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Preparing for career without school

The experiences of home educating families in Australia


By Leah Moir


How do home educated young people progress from compulsory education to tertiary education and good job or career prospects? How do they do it without a year 12 certificate and the support provided in schools? And how do their parents make sure they are prepared? A recent study asked six home educating parents in QLD and NSW to share their experiences. Between them, these parents had helped 23 young people successfully transition into the working world and further education and training.


What did the parents think was important to transition successfully?

The parents felt it was essential to focus on holistic development, not just education. They felt it was important for their children to be socially capable, participate widely in the community, and be well equipped with the life skills needed to function as adults. Such skills included cooking, budgeting and other life management skills, problem solving, critical thinking, and emotional resilience.


How did they help their child transition to tertiary education and work?

The parents used several strategies to help their child transition. Foremost, they encouraged the young person in autonomous exploration. The parents would look for opportunities for their child to explore their interests. These opportunities might be occasions to learn at a deeper level, such as volunteer in the community or undertake work experience, pursue hobbies or qualifications. If the child was interested, they would choose to pursue that opportunity and the parent would then arrange it. Afterwards, the parent and child would evaluate and continue looking for opportunities either in line with that interest or in line with a new interest. This is called The Opportunity Cycle.





Often, community participation required the parent to advocate for their child. They had to

research, make calls, write letters, arrange insurance, and overcome other people’s concerns about having a young person take part in the opportunity. As the parents learnt to advocate for their child, the young person also learnt from these experiences leading to independence in advocating for themselves. This advocational disposition seemed to be a sign the young person was becoming self-reliant and able to manage their own transition as a young adult.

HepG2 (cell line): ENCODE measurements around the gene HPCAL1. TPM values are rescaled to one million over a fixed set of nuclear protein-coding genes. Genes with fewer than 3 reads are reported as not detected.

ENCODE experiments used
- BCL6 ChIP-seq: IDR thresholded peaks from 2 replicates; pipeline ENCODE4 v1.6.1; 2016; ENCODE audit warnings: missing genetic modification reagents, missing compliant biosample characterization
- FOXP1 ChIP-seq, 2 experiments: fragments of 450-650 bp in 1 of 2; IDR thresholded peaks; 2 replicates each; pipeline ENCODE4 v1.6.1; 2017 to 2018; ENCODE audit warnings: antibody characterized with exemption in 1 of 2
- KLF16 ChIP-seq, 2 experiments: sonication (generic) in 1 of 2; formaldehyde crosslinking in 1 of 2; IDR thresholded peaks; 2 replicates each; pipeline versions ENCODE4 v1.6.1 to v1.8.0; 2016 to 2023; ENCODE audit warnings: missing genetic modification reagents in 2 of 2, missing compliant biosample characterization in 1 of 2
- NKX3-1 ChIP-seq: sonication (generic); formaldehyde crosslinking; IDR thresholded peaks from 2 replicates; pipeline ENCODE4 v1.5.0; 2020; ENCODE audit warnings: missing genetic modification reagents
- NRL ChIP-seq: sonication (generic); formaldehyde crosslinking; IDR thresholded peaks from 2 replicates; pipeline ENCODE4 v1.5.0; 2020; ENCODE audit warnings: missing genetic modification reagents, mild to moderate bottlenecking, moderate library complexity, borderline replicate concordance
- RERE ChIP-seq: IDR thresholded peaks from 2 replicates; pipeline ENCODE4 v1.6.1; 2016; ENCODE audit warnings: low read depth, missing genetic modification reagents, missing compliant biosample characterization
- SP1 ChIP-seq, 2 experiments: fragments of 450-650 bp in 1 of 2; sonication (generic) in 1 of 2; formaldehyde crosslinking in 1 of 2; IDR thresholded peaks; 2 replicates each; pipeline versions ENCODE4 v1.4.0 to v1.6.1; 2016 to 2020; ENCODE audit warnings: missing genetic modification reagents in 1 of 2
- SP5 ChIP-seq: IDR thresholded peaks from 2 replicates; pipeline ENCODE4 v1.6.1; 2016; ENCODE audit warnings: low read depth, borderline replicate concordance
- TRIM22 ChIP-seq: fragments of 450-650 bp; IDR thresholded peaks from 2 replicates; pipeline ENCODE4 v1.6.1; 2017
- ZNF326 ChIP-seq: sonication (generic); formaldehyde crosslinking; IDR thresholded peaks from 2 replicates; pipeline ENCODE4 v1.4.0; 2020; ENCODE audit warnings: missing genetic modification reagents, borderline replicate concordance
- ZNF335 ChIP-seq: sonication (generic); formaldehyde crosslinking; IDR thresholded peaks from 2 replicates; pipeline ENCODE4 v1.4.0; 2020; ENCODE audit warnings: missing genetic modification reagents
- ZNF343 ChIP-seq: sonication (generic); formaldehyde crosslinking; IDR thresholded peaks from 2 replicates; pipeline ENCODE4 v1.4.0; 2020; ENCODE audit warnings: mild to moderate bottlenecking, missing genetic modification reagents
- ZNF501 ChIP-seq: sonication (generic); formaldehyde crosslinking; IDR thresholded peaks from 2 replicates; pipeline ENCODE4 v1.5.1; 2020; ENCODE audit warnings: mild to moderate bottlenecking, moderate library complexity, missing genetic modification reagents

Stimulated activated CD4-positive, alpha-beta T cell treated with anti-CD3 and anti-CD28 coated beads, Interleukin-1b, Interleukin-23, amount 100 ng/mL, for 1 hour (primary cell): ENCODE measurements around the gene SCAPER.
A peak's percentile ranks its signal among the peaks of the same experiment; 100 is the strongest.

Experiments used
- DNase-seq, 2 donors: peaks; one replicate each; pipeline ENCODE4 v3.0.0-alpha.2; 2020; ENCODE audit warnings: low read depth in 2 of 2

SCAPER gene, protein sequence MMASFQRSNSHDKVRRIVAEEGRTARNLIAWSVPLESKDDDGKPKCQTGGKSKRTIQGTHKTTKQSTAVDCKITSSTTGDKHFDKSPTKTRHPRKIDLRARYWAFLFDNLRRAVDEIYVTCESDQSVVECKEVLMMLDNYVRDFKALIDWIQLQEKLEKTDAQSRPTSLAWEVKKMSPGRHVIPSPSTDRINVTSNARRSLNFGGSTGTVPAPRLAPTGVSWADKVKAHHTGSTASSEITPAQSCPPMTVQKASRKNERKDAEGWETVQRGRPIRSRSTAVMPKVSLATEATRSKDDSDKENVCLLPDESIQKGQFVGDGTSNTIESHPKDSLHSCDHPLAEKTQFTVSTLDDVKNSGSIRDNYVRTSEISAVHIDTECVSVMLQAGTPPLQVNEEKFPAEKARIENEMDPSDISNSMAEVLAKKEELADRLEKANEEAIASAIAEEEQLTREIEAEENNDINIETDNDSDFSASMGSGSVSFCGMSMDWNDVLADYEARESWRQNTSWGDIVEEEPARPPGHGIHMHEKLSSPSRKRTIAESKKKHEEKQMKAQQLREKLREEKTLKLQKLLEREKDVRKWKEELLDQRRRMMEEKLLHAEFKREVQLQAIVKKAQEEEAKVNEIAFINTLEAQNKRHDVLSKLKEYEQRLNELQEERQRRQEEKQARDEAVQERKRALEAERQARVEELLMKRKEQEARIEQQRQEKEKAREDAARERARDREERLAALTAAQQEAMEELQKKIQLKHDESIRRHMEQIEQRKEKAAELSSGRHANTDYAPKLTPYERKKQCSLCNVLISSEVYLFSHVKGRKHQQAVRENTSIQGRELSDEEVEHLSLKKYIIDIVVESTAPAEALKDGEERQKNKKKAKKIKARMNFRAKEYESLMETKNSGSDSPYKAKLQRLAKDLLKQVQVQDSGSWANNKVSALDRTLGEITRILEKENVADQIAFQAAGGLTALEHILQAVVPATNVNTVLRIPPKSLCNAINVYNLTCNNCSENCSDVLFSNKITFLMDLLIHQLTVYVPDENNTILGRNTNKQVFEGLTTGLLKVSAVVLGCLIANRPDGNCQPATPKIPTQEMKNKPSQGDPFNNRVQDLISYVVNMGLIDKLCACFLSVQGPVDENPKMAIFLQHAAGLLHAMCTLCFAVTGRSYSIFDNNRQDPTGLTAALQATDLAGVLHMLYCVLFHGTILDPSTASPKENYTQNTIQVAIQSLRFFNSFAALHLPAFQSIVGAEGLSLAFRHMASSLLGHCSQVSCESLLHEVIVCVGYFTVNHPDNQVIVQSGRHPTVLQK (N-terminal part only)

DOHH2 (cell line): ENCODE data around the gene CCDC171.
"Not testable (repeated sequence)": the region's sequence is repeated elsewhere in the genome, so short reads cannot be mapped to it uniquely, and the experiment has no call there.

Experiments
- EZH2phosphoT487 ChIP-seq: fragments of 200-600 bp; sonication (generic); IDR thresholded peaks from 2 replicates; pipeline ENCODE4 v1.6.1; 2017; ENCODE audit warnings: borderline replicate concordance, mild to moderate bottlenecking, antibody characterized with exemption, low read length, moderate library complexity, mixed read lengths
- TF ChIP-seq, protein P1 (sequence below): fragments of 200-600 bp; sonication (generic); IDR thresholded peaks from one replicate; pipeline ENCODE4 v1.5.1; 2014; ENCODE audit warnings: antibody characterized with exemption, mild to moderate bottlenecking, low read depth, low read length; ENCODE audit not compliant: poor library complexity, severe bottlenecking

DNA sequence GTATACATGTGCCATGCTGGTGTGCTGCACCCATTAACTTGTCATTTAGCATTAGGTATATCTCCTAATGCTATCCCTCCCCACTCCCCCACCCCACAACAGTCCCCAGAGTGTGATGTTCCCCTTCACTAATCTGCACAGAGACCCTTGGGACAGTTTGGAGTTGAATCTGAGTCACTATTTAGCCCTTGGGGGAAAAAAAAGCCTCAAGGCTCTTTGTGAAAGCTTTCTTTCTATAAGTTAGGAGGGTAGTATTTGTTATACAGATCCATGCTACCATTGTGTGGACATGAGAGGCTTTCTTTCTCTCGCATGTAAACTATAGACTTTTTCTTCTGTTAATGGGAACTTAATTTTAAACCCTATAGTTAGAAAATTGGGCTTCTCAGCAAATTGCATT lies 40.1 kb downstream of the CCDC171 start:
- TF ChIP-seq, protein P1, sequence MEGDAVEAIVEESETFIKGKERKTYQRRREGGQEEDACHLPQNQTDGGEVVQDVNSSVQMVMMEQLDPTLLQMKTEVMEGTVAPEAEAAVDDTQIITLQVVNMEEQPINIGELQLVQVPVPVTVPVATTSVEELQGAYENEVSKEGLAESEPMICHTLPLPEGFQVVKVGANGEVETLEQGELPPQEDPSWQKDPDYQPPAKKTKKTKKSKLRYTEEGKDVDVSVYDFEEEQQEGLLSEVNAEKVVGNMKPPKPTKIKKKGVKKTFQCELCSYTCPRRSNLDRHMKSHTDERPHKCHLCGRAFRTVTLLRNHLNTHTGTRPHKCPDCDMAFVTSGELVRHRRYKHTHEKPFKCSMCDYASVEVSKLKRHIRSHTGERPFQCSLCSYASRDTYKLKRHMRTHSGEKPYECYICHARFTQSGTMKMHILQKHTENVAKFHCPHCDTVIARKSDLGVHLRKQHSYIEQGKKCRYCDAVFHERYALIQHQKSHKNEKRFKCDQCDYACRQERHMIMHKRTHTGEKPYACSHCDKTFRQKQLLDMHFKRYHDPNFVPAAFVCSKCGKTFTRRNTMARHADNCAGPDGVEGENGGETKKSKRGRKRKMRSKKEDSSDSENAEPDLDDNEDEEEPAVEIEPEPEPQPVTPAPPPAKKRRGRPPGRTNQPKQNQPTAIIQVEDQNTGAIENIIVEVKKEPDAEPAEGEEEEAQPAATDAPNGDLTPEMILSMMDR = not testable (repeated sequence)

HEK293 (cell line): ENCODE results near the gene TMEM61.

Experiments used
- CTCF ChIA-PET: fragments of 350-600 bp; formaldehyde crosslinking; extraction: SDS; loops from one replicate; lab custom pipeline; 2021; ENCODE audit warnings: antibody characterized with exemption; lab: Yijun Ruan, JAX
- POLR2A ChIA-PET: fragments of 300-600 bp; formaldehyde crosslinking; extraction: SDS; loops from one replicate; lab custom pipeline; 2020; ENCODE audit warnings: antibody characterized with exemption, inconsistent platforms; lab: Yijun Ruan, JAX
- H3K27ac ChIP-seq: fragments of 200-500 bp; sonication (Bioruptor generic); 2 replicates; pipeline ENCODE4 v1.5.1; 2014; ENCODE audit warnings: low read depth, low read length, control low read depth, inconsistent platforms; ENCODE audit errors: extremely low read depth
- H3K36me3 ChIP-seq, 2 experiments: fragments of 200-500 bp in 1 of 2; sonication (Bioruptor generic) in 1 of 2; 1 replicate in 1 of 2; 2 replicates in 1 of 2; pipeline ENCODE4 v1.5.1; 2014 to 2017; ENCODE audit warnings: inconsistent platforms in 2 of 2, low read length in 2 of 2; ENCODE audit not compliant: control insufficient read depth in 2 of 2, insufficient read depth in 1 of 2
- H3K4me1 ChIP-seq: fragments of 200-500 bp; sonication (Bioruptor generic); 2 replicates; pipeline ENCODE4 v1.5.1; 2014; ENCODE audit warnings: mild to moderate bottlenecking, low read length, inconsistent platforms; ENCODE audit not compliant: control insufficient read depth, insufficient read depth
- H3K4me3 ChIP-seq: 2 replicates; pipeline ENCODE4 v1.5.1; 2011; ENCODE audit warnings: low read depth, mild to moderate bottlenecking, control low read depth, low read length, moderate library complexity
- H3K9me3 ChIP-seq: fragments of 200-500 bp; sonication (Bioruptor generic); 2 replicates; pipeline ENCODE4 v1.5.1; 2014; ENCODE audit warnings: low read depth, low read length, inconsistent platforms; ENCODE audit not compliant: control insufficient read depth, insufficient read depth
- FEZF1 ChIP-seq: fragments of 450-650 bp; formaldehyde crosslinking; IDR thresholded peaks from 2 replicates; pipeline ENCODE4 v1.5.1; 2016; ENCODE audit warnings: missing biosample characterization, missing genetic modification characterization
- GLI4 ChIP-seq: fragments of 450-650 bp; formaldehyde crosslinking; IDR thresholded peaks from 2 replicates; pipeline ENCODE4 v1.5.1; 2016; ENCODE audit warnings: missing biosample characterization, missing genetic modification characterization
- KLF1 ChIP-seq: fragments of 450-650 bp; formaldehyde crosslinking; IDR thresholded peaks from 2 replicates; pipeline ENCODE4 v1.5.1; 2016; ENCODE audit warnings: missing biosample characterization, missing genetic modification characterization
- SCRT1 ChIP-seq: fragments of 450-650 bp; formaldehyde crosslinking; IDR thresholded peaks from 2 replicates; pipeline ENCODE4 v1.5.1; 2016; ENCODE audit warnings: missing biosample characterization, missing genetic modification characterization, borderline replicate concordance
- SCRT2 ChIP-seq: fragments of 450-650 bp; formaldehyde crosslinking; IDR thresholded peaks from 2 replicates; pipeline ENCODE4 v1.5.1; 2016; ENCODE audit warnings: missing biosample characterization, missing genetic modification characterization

Interestingly, while the parents would find opportunities, suggest, help evaluate options, and

encourage, the young person always made the final decision. Learning to make career decisions and self-advocate for opportunities was integral to the transition experience.

For most of the young people, there was no fully planned ‘pathway’ mapped out. Parent and child experimented with opportunities as they either naturally arose or were made, would see where it led and evaluated whether the young person remained interested. This approach made the transition less stressful and enabled the young person to pursue multiple opportunities and pathways in different interest areas. It also helped the young person better understand themselves and their career aspirations. Loss of interest and changing pathways was not considered failure, rather, it was evidence of a refining identity and goals.


In summary, a successful home education transition, as demonstrated in these six families, was defined by:

  • the young person having plenty of time and autonomy to explore their interests in the wider community,

  • supportive parents who helped find opportunities, advocated for their child, and

  • encouraged them to make their own decisions, and

  • an approach to their preparation that encompassed not just education, but life skills and character development.


A note on the diversity of pathways taken in this study: The young people usually had plenty of experience engaging in the wider community. Approximately 1/3 started the transition through volunteer/work experience/paid work opportunities, gaining qualifications through and while working. Nearly 1/3 began with TAFE courses, apprenticeships, and traineeships, at times going on to university. And 1/3 started with bridging courses or university units through Open University. Finally, one young person has followed a more entrepreneurial pathway, using qualifications to support their own business development.

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A great article Leah. Well researched. And I strongly agree. Interests-led learning is key for a young person really discovering who they are and aligning themselves with their true talents thus leading on to meaningful experiences and (fingers crossed), a satisfying vocation with natural reward.

Self-advocacy - a great term for me to deep dive into in regard to my teen girls. Love it!

Thank you

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